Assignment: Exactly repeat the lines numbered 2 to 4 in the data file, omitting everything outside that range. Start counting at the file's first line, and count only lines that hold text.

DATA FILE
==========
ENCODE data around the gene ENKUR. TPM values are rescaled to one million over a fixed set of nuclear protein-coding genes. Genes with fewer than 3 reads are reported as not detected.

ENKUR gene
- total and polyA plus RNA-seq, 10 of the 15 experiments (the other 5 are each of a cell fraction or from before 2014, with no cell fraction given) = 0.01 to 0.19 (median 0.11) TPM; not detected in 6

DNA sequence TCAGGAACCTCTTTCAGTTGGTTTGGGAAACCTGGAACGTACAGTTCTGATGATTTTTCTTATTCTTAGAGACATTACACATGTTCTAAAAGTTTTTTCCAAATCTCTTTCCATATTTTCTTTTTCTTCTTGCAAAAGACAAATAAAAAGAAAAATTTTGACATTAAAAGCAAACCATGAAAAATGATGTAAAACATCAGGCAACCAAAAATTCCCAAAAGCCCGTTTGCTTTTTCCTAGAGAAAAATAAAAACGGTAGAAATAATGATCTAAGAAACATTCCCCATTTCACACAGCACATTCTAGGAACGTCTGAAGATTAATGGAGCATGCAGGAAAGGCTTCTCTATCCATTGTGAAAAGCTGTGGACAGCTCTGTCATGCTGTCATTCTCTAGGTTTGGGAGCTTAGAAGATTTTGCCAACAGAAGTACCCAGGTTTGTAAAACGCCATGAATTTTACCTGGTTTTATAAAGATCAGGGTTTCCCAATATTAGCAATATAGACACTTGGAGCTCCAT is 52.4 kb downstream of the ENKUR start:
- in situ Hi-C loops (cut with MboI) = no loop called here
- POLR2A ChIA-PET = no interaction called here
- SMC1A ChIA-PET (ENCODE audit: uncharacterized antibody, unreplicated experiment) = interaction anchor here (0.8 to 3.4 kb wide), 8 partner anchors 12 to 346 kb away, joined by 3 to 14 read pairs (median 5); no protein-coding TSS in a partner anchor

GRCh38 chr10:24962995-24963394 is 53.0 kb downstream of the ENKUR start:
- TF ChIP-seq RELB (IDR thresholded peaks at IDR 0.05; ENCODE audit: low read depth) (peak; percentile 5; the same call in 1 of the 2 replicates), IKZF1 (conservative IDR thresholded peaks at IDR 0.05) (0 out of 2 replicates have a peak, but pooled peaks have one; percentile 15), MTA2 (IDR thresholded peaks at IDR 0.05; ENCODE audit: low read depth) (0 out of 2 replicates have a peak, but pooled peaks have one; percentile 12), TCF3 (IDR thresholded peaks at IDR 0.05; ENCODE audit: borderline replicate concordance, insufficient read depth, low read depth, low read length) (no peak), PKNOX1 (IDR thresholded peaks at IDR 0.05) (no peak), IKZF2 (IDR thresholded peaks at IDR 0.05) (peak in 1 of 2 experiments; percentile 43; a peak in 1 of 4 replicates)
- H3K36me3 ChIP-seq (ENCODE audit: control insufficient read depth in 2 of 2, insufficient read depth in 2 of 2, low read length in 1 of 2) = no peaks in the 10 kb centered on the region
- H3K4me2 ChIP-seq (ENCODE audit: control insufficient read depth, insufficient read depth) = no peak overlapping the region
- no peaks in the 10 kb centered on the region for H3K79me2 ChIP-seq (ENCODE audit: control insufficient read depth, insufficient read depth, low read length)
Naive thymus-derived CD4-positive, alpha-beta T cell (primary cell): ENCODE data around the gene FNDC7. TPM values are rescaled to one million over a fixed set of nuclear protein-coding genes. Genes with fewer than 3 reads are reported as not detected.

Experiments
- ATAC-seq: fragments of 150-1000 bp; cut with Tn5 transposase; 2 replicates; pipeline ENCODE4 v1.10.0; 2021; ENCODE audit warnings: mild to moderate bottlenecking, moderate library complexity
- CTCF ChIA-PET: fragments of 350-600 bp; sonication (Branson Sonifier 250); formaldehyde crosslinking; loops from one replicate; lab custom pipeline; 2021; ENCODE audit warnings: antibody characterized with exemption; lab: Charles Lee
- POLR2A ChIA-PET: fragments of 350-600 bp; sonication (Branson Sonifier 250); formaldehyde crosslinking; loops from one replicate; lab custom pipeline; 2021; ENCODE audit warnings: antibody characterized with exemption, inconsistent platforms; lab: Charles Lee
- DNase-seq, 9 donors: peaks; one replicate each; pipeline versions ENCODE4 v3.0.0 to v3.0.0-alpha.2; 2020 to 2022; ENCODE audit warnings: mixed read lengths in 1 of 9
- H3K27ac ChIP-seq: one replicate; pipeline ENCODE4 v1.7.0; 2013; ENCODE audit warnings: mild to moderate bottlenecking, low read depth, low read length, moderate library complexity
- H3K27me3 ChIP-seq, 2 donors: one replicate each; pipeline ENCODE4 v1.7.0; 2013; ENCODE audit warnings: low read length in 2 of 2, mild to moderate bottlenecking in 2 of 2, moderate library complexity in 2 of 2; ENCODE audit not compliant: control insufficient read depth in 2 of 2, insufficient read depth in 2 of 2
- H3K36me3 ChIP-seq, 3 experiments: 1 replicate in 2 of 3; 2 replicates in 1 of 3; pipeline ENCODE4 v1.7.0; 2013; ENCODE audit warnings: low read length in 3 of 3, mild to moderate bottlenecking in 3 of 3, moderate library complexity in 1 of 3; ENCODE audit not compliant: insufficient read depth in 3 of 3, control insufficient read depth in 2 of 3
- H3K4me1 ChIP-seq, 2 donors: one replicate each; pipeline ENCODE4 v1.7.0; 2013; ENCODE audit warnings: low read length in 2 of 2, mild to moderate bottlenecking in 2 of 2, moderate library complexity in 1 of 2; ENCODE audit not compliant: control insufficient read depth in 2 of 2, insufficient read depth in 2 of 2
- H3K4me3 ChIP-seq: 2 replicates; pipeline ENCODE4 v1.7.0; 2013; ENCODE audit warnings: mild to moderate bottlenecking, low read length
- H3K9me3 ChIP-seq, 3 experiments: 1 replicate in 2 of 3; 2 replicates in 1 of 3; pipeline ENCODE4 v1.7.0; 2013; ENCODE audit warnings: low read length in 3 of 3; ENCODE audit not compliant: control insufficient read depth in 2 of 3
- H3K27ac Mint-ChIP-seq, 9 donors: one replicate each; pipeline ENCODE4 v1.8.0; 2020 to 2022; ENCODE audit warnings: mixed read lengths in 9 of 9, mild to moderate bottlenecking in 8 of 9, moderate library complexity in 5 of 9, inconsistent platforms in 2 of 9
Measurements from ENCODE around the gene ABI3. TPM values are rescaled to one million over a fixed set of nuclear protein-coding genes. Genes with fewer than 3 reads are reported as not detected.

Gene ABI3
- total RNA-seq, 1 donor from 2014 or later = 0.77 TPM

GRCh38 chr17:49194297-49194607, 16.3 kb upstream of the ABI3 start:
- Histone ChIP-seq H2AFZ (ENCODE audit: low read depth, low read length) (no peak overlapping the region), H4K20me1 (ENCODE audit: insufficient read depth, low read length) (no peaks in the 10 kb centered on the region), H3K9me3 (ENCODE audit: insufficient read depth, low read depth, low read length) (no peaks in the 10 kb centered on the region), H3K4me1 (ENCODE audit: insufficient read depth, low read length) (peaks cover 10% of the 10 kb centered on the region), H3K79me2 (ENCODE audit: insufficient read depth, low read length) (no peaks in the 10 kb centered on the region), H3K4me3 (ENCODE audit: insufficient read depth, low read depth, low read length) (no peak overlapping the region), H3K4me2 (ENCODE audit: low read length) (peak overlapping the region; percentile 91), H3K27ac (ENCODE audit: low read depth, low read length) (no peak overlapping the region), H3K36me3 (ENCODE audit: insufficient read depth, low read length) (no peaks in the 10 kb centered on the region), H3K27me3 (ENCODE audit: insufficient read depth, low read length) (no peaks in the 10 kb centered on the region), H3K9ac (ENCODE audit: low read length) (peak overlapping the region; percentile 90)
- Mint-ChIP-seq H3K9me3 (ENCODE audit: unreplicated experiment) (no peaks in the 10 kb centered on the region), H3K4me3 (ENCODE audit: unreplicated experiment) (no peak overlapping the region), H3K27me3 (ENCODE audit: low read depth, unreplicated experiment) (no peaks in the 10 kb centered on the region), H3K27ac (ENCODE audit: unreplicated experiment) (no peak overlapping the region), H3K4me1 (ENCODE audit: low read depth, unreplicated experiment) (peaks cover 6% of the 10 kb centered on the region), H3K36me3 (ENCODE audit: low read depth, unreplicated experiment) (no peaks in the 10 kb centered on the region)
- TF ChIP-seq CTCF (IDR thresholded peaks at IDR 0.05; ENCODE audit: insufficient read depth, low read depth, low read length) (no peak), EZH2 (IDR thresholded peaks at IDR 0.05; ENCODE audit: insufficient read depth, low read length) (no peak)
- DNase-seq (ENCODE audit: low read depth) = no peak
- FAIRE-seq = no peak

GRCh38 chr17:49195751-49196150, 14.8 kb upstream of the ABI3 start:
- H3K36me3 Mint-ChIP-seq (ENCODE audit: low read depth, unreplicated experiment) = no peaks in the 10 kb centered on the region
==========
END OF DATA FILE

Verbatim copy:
ENKUR gene
- total and polyA plus RNA-seq, 10 of the 15 experiments (the other 5 are each of a cell fraction or from before 2014, with no cell fraction given) = 0.01 to 0.19 (median 0.11) TPM; not detected in 6

DNA sequence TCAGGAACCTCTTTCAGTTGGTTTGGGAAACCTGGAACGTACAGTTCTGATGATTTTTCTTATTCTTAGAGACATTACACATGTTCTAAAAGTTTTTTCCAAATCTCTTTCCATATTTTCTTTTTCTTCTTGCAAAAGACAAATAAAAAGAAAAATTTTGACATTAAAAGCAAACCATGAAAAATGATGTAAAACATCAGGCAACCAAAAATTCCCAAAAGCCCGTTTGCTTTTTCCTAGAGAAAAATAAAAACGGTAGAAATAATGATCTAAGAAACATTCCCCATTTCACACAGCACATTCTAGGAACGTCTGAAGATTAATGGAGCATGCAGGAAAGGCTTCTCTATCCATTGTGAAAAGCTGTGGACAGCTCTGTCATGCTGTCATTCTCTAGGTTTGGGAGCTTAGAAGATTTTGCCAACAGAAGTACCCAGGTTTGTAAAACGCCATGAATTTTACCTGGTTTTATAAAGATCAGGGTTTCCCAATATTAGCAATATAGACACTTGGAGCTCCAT is 52.4 kb downstream of the ENKUR start: